JUNEAU, Alaska (AP) -- The Latest on the Alaska Legislature (all times local):

12:10 p.m.

An Alaska Senate leader says it is unlikely lawmakers will reach agreement on the size of the dividend paid to residents from the state's oil-wealth fund this year by the end of this special session.

Senate Finance Committee Co-chair Bert Stedman also says a path forward is a resolution passed by the House that calls for creation of a working group to look at future use of Alaska Permanent Fund earnings.

Dividends traditionally have been paid using fund earnings, which lawmakers last year began using to help pay government expenses.

Gov. Mike Dunleavy has said lawmakers should follow a longstanding formula and pay a full dividend. Some lawmakers share his position. But there are legislators who contend the formula is unsustainable.

The 30-day special session limit would be reached Friday.

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11:20 a.m.

The Alaska Senate has failed to revive a bill that would pay a full dividend from the state's oil-wealth fund this year.

Senators deadlocked 10-10 Monday on a vote of whether to rescind their action last week, when they voted down the full payout. The next step for trying to reach agreement on a dividend remains to be seen.

The dividend is one of the last unresolved issues of the special session. Special sessions can last 30 days. That threshold will be reached on Friday.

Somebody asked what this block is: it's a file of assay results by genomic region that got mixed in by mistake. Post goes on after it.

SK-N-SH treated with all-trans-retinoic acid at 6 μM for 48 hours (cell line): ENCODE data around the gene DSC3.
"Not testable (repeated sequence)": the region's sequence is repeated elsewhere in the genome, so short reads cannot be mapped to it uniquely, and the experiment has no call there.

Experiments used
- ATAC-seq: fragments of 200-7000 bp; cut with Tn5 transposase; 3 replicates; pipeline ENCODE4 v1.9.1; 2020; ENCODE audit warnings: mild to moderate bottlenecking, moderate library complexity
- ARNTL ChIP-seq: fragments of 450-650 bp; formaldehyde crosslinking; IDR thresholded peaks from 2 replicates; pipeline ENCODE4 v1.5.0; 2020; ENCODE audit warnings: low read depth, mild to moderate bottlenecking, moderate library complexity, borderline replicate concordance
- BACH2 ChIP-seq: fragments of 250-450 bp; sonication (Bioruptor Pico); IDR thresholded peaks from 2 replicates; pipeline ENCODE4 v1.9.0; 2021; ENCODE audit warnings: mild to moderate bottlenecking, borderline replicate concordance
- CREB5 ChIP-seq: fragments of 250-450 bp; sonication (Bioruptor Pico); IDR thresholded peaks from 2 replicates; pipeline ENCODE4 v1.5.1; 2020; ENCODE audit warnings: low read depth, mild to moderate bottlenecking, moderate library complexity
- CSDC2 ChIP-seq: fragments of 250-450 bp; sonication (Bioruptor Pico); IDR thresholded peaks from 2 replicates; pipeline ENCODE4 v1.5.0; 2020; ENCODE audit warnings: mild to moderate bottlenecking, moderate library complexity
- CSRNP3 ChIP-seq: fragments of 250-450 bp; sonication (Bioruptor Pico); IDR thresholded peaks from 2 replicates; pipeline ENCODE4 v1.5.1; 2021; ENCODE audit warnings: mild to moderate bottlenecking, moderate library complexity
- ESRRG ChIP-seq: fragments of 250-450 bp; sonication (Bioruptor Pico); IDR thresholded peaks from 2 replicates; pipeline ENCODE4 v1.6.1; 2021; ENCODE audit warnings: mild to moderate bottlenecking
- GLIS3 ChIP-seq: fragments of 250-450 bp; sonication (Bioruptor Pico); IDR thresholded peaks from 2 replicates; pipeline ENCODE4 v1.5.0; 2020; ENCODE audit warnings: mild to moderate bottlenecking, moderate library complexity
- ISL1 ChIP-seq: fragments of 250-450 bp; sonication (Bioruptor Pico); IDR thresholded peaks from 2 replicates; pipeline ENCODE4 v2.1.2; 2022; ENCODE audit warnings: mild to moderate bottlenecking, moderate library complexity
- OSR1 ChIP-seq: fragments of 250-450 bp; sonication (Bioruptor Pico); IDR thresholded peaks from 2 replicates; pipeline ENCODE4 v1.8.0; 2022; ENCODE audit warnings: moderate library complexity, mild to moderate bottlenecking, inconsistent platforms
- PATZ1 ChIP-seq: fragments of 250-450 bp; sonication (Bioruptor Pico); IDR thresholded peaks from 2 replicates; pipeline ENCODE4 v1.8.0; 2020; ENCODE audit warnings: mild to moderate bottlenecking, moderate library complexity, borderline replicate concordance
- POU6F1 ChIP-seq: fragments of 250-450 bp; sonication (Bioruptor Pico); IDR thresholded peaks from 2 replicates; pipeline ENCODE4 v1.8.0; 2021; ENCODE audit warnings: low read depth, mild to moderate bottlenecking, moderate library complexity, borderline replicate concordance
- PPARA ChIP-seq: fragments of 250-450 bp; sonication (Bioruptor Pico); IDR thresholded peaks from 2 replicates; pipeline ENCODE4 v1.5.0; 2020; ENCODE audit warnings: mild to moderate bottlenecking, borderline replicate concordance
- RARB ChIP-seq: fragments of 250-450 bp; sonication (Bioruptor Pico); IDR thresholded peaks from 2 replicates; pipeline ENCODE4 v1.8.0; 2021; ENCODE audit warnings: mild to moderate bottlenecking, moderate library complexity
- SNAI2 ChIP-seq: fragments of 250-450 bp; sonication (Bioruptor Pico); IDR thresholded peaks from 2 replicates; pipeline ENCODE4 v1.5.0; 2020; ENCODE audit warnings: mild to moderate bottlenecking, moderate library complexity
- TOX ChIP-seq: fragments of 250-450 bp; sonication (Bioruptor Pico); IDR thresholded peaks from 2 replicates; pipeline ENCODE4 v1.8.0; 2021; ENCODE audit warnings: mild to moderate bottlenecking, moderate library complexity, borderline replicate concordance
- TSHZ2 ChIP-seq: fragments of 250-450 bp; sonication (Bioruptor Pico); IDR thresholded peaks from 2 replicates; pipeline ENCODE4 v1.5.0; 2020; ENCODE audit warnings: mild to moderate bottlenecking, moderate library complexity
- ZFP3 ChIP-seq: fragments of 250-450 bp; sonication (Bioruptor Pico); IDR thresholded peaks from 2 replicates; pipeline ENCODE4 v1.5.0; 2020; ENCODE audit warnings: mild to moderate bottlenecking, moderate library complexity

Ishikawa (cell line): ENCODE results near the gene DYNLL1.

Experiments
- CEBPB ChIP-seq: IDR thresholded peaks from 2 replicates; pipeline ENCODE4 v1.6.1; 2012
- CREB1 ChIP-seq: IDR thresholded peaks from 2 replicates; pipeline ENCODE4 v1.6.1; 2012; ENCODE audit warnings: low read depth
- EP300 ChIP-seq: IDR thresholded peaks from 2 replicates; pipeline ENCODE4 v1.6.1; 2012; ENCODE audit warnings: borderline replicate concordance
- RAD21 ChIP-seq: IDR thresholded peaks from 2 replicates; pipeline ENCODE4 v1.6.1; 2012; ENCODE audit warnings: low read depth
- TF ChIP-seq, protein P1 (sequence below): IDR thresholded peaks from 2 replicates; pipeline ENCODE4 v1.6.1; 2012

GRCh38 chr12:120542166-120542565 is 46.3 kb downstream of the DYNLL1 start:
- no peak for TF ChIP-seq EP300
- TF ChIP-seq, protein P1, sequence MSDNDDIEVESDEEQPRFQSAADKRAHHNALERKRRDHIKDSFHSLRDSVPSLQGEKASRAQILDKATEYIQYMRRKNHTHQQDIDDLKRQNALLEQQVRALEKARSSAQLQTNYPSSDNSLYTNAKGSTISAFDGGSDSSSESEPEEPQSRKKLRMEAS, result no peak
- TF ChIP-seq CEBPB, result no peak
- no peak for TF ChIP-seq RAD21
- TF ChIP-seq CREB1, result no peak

Gov. Mike Dunleavy has maintained that lawmakers should follow a longstanding formula and pay out a full dividend. Some lawmakers share his position. But there are legislators who contend the formula is unsustainable and outdated.

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8:50 a.m.

The Alaska Senate is expected to vote on whether to revive a bill that would pay residents a full dividend from the state's oil-wealth fund this year.

Senate President Cathy Giessel said Sunday that vote will be taken up after the Senate convenes Monday.

Last week, with one prominent supporter of the proposal absent, the Senate voted down a full dividend payout, which would cost an estimated $1.9 billion for checks estimated to be around $3,000 to qualified residents. The bill was one vote short of passage.

Senators Monday are expected to vote on whether to rescind their action.

The dividend remains one of the last unresolved issues of the special session. Gov. Mike Dunleavy has maintained that lawmakers should follow a longstanding formula and pay out a full dividend.